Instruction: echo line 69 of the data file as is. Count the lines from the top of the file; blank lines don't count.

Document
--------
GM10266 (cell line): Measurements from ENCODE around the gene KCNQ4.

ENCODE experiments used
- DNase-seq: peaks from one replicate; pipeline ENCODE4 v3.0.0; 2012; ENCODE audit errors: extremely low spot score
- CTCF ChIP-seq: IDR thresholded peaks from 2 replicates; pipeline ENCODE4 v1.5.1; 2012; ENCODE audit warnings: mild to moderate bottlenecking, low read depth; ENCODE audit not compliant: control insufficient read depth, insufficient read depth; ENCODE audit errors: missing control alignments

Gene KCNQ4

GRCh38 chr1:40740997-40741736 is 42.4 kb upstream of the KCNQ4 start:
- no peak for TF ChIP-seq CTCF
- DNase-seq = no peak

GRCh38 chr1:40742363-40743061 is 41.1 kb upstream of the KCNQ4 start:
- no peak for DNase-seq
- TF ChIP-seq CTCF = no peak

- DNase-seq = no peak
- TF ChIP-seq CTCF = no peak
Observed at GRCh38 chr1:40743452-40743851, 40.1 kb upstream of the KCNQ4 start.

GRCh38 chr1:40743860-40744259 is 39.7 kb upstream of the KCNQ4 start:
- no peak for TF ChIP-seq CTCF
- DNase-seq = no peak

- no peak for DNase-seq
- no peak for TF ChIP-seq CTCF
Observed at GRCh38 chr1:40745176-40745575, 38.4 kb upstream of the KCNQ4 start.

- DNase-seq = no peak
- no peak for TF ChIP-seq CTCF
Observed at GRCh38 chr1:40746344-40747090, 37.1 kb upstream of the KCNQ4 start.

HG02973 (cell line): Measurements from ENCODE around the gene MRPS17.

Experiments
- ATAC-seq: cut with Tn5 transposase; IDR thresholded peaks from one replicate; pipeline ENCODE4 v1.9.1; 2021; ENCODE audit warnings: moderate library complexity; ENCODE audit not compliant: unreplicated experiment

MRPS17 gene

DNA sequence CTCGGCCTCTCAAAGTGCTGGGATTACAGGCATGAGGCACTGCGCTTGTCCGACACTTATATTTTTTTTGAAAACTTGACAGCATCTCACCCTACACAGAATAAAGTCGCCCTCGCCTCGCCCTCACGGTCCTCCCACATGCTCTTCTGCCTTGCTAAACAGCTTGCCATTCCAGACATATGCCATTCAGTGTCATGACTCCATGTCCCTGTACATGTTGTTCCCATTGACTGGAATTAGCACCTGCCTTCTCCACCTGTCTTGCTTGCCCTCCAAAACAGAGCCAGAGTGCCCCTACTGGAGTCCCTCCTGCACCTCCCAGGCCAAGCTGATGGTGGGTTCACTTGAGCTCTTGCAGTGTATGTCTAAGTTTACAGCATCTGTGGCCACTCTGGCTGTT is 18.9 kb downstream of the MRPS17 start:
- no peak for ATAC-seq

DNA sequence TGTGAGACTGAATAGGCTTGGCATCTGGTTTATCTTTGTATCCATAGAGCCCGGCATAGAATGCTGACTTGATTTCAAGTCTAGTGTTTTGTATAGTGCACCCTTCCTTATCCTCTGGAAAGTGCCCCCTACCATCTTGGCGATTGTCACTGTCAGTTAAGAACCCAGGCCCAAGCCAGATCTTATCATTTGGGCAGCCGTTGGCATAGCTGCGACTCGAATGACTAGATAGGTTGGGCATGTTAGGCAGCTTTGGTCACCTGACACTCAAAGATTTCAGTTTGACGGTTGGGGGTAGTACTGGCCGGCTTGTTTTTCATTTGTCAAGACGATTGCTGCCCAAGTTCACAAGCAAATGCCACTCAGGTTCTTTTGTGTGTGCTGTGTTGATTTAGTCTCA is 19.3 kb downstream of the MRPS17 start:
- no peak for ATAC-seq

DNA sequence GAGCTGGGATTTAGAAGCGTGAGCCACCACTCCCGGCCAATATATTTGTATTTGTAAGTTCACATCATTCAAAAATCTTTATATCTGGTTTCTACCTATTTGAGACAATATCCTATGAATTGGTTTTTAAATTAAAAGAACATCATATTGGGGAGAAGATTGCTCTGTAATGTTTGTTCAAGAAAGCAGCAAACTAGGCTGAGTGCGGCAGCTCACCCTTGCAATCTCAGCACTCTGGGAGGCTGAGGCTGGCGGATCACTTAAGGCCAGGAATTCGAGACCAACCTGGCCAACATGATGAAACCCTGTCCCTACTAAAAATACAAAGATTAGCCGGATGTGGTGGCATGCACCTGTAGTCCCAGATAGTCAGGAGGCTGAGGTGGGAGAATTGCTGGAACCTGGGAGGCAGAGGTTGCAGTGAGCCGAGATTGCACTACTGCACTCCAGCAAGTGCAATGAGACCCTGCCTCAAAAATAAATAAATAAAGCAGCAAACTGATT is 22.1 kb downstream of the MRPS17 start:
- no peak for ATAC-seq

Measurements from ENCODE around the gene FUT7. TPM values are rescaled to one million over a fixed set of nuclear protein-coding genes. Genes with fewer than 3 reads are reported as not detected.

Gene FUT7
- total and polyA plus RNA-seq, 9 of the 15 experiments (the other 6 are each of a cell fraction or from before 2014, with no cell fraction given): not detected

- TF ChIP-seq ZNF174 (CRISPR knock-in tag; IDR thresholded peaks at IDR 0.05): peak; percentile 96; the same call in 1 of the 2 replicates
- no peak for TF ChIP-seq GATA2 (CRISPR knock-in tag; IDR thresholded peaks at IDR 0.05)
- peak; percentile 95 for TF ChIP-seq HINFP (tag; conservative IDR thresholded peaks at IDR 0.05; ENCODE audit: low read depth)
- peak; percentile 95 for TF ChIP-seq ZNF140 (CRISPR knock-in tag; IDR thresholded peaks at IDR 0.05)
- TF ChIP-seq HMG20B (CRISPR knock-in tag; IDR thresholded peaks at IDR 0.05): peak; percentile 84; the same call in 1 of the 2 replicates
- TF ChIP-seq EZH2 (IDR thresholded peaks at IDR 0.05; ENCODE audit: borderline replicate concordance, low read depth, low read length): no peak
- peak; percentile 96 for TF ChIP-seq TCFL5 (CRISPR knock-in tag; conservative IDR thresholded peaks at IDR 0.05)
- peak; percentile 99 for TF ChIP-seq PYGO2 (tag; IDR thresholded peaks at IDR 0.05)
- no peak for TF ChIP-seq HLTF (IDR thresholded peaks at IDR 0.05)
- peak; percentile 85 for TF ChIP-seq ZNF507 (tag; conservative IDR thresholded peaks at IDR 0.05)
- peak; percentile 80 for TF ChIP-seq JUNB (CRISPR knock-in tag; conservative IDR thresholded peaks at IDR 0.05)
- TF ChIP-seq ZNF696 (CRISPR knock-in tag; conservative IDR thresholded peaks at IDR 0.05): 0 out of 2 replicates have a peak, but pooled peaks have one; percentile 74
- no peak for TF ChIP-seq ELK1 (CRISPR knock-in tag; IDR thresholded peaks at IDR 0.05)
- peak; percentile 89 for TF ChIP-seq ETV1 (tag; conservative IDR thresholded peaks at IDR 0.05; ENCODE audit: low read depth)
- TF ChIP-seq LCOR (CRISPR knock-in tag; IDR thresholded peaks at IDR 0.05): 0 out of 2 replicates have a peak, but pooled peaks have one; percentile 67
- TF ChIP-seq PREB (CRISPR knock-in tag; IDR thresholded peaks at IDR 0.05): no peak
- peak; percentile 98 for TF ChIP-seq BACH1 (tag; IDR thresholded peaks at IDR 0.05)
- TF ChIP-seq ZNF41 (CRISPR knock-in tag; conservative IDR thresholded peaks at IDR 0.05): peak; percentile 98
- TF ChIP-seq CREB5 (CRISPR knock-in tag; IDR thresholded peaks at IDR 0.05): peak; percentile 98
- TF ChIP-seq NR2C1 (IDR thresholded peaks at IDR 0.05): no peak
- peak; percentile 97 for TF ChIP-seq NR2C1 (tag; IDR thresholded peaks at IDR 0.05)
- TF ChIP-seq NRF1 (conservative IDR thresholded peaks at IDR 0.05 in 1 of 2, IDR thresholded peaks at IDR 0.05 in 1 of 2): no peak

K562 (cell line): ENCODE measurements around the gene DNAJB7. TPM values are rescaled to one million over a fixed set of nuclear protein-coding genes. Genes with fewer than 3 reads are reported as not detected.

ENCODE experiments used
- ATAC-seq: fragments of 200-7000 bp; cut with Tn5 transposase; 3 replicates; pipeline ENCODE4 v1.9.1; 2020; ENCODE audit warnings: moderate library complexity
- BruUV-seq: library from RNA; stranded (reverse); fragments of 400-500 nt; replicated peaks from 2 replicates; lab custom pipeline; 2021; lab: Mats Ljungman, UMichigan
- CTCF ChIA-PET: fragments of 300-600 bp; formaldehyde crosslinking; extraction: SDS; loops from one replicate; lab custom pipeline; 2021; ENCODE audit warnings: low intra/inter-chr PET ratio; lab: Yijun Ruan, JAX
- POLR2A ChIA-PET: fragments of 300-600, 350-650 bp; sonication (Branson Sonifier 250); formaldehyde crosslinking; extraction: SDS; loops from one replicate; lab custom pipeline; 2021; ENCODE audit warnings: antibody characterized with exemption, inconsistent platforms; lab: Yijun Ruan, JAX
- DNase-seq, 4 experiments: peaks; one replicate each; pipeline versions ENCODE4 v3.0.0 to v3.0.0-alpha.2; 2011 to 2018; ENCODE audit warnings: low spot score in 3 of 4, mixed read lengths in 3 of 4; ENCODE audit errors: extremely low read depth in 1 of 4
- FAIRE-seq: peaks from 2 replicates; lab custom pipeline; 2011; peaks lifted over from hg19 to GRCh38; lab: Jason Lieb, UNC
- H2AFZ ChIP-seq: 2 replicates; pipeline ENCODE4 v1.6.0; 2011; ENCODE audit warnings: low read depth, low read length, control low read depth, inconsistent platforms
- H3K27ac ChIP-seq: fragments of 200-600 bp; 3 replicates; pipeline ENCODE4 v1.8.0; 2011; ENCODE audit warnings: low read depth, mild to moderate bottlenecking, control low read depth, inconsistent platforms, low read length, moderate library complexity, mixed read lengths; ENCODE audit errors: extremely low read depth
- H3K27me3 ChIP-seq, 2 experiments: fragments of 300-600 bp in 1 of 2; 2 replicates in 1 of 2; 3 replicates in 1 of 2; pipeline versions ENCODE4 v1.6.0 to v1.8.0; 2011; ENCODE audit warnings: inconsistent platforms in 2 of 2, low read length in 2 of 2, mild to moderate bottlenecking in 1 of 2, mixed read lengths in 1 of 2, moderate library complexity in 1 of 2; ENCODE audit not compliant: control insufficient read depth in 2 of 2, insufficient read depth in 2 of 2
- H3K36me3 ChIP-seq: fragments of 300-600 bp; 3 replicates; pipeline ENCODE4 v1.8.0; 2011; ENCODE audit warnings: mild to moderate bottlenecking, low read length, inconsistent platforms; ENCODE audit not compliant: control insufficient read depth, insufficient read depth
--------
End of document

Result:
- H3K27me3 ChIP-seq, 2 experiments: fragments of 300-600 bp in 1 of 2; 2 replicates in 1 of 2; 3 replicates in 1 of 2; pipeline versions ENCODE4 v1.6.0 to v1.8.0; 2011; ENCODE audit warnings: inconsistent platforms in 2 of 2, low read length in 2 of 2, mild to moderate bottlenecking in 1 of 2, mixed read lengths in 1 of 2, moderate library complexity in 1 of 2; ENCODE audit not compliant: control insufficient read depth in 2 of 2, insufficient read depth in 2 of 2